Review: Untitled Feminist Show
Bare-naked ladies express themselves in Young Jean Lee's new show.
Wed Jan 18 2012
Photograph: Julieta Cervantes
Untitled Feminist Show
Untitled Feminist Show at Baryshnikov Arts Center
Time Out Ratings :<strong>Rating: </strong>4/5
Who said the spirit is willing, but the flesh is weak? Both are pretty damn fierce in director Young Jean Lee's all-female, all-nude dance suite cheekily (but purposefully) called Untitled Feminist Show. In a scant (and scantily clad) hour, Lee and her gutsy dancers try on a dizzying variety of modes and masks to shake up gender norms. Most shocking, once you've gotten over giggles or puritanical guilt about staring at six women jumping and bouncing around in their birthday suits, you stop seeing the nudity and start focusing on the individual, her quirks and traits. The piece may have no name, but its cast members are anything but faceless archetypes.
In its own sly and deliberately faux-naf way, Lee's performance piece is deeply interested in issues of sameness and differentiation. You'd have to be stupid (or just misogynistic) to think that because these women are naked, they all look the same. And yet, the provocation of forgoing clothing invites us to view them as females first, people second. That's the tension Lee sets up at the top, and she slowly releases it over an hour of modern dance, pantomime comedy sketches and gibberish singing. No words are spoken in the piece, and that refusal to attach language to objects underscores the director's stated intent to explore fluidity more than fixed identity.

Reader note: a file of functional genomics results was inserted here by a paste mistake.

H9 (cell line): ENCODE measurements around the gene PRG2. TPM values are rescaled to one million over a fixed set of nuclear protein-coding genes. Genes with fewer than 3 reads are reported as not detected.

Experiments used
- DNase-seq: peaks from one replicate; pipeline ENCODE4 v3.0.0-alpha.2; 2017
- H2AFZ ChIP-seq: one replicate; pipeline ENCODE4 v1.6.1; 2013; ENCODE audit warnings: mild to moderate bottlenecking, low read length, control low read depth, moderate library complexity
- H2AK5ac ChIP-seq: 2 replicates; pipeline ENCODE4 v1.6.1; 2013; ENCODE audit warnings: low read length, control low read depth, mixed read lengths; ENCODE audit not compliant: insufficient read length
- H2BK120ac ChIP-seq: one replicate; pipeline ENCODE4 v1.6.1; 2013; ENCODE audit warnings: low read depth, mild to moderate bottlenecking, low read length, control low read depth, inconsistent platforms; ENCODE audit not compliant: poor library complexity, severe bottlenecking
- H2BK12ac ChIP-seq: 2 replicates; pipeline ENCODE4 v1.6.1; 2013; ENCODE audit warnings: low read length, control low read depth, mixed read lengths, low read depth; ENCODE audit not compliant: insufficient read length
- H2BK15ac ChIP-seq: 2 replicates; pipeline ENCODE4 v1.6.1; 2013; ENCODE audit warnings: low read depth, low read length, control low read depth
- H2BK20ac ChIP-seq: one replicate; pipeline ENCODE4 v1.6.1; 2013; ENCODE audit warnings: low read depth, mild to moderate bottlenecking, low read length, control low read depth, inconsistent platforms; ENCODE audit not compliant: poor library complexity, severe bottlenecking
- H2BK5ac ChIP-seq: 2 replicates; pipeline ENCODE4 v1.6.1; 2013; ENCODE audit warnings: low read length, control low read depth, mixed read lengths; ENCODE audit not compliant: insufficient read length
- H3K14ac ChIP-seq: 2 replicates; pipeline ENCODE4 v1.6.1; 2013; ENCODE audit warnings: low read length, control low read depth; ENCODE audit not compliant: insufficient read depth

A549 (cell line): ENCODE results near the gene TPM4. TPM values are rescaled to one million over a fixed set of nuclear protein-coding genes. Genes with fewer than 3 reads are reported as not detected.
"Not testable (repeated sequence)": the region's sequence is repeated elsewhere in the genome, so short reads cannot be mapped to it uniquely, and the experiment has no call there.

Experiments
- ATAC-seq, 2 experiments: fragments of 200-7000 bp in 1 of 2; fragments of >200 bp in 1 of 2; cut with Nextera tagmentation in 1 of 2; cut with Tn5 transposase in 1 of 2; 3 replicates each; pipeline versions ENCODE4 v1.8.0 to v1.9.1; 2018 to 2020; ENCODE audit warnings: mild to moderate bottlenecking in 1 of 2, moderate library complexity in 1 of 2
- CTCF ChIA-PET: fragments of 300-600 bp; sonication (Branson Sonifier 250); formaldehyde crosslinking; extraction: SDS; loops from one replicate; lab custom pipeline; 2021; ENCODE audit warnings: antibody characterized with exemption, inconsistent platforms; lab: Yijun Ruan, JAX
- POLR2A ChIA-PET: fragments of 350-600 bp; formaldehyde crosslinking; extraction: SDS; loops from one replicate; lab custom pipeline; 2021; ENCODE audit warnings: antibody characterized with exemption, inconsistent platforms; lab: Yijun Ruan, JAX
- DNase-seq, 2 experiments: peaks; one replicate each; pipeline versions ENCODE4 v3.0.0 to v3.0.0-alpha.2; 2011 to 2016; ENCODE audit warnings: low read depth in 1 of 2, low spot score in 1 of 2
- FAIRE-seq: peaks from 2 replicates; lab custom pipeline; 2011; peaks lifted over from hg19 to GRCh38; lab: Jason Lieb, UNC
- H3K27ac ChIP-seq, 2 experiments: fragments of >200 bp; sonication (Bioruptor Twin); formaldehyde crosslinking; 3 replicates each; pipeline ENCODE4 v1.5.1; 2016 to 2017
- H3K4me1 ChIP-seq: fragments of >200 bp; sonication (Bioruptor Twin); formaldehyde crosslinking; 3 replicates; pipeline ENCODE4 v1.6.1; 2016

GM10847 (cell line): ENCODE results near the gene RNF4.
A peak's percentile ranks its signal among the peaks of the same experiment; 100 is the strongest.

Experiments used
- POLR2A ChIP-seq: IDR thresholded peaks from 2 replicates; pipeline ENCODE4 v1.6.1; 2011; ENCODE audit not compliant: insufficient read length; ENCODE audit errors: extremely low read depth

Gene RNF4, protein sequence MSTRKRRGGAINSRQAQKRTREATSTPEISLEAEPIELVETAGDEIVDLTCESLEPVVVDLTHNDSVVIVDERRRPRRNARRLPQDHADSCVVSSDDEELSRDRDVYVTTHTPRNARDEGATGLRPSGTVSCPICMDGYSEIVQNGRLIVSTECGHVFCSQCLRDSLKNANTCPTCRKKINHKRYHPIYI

Roles may be fluid, but you end up with a distinct sense of the women, who seem to move blissfully outside ironic quotation marks (aside from the occasional sardonic pink parasol). Amelia Zirin-Brown (a.k.a. Lady Rizzo) enacts a filthy-funny mime involving fellatio and castration; Regina Rocke springs lithely through her dance routines with girlish abandon; shaggy-haired Hilary Clark wields a punklike intensity (especially in ape-shit-krumping mode right in my face); and smirking, waggish Becca Blackwell seems to be starring in her own Broadway musical. They are women; hear the crowd roar.